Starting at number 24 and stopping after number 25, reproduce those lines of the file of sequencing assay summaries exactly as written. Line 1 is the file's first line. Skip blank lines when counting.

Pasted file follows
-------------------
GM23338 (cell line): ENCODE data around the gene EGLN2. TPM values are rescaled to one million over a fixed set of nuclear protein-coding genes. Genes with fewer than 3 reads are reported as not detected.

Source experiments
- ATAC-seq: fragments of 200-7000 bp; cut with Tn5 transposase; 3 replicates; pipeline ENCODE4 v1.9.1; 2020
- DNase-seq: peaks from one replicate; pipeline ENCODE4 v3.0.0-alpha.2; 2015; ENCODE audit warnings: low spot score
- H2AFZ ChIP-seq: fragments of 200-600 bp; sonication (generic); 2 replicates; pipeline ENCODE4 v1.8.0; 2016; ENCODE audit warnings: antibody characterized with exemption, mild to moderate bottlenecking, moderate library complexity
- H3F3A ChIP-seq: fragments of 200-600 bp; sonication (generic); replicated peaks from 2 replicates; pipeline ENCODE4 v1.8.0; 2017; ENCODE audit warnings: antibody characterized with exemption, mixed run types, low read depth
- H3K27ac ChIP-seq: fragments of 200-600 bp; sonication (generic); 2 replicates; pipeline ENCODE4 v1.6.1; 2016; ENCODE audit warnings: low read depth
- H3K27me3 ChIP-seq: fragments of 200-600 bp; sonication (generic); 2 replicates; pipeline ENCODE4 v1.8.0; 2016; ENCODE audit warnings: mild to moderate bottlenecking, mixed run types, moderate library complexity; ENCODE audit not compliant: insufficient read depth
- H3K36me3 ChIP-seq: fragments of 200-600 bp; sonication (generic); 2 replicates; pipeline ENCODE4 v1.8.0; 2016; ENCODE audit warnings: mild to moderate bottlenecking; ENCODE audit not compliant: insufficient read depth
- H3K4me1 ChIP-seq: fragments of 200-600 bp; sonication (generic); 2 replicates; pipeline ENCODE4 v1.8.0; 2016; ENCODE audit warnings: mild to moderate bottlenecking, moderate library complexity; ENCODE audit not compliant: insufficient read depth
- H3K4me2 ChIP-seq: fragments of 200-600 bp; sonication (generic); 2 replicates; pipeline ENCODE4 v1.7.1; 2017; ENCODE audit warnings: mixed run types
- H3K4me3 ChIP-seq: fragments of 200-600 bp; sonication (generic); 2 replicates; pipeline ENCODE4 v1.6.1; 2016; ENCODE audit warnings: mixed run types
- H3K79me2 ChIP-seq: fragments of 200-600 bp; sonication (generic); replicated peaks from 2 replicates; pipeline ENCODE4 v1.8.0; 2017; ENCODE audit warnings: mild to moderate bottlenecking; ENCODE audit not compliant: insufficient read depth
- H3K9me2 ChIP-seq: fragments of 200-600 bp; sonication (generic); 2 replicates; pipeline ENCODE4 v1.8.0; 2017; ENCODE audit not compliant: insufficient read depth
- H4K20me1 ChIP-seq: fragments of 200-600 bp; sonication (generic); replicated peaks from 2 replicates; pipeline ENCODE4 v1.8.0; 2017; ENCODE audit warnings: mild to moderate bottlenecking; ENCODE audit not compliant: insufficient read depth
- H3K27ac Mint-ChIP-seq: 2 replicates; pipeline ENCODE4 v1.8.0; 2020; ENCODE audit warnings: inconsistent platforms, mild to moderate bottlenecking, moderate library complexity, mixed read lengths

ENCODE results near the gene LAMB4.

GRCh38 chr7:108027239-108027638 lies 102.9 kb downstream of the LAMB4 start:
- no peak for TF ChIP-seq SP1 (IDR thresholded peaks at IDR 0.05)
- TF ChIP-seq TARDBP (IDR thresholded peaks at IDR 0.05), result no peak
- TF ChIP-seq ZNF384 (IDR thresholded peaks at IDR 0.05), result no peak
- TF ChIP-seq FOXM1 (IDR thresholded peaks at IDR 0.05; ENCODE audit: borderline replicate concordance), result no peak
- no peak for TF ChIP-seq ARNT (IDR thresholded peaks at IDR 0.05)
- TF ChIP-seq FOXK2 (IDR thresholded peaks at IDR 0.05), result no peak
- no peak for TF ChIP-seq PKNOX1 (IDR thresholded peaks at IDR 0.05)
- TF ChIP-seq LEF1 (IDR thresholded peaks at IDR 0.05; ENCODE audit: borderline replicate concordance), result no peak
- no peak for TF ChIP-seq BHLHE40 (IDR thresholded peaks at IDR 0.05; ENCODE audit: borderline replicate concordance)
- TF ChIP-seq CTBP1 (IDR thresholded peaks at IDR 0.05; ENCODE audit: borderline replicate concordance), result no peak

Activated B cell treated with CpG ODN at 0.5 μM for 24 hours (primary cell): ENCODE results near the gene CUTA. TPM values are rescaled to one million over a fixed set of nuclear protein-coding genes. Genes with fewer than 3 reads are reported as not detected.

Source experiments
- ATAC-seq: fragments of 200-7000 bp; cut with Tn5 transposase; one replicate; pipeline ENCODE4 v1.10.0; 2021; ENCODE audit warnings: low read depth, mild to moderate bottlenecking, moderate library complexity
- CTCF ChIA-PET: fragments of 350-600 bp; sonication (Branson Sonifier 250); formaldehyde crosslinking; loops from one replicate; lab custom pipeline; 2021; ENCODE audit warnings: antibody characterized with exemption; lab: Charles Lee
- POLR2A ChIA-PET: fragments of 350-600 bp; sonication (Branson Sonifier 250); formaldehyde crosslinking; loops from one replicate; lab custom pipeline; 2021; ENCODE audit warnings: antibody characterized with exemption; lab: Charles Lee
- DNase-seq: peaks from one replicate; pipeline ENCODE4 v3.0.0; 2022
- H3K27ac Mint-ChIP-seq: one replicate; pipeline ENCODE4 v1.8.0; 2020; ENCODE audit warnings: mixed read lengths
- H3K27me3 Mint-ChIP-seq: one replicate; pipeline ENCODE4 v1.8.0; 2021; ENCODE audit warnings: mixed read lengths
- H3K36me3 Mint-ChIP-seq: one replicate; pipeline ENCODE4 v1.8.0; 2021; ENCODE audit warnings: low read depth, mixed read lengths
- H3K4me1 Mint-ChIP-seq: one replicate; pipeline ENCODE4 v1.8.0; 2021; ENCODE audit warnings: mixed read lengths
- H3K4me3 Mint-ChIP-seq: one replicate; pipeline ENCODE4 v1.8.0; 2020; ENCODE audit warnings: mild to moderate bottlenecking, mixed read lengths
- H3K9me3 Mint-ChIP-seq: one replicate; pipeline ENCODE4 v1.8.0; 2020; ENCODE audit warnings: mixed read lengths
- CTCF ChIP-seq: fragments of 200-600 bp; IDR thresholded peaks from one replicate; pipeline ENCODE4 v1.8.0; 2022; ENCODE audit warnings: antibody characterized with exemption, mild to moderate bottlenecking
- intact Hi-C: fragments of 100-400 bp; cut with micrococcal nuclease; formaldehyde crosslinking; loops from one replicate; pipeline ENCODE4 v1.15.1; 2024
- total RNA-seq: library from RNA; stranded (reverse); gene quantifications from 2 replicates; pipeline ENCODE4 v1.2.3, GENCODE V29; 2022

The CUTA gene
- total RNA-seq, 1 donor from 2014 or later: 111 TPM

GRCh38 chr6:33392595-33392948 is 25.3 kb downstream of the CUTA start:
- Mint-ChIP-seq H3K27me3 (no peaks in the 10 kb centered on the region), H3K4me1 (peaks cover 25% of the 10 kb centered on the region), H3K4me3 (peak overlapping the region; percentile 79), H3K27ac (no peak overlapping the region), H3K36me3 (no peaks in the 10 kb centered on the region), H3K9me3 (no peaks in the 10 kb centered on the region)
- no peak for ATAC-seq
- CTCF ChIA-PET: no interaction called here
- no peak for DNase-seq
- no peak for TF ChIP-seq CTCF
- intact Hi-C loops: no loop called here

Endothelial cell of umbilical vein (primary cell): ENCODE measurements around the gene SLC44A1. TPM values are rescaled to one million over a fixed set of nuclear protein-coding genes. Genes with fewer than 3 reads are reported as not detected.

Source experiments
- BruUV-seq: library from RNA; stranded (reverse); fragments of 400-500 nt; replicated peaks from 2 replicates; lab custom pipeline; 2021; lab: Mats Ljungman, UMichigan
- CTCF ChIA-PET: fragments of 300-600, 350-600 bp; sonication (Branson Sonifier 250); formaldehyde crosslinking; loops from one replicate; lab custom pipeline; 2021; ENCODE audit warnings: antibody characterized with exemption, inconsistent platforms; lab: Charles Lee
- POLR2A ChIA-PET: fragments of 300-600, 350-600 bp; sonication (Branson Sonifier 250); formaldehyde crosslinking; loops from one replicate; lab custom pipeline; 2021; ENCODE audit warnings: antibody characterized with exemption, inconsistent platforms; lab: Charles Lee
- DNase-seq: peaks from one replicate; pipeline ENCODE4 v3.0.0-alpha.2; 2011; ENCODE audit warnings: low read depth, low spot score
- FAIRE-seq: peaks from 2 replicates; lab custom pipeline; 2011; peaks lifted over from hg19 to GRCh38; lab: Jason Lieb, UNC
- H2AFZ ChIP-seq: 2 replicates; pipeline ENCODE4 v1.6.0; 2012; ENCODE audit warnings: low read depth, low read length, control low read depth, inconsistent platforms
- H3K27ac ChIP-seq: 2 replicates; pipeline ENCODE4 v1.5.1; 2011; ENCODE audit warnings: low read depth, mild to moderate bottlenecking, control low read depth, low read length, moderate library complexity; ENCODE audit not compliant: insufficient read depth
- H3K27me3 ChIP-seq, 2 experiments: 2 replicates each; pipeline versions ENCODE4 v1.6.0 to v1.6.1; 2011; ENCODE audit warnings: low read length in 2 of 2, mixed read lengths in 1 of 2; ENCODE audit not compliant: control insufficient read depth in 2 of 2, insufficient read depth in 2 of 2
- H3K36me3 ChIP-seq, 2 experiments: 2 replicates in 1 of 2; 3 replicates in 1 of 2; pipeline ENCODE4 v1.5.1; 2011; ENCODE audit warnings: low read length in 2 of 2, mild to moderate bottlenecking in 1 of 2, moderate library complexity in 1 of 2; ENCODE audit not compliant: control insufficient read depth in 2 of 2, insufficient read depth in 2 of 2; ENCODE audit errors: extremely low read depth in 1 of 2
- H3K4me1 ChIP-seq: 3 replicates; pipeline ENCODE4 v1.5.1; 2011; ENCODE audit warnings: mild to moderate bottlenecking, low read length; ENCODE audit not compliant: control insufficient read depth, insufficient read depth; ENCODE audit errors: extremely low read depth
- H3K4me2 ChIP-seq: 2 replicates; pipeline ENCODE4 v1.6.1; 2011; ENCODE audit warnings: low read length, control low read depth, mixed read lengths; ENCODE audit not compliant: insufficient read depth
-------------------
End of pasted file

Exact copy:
- TF ChIP-seq FOXK2 (IDR thresholded peaks at IDR 0.05), result no peak
- no peak for TF ChIP-seq PKNOX1 (IDR thresholded peaks at IDR 0.05)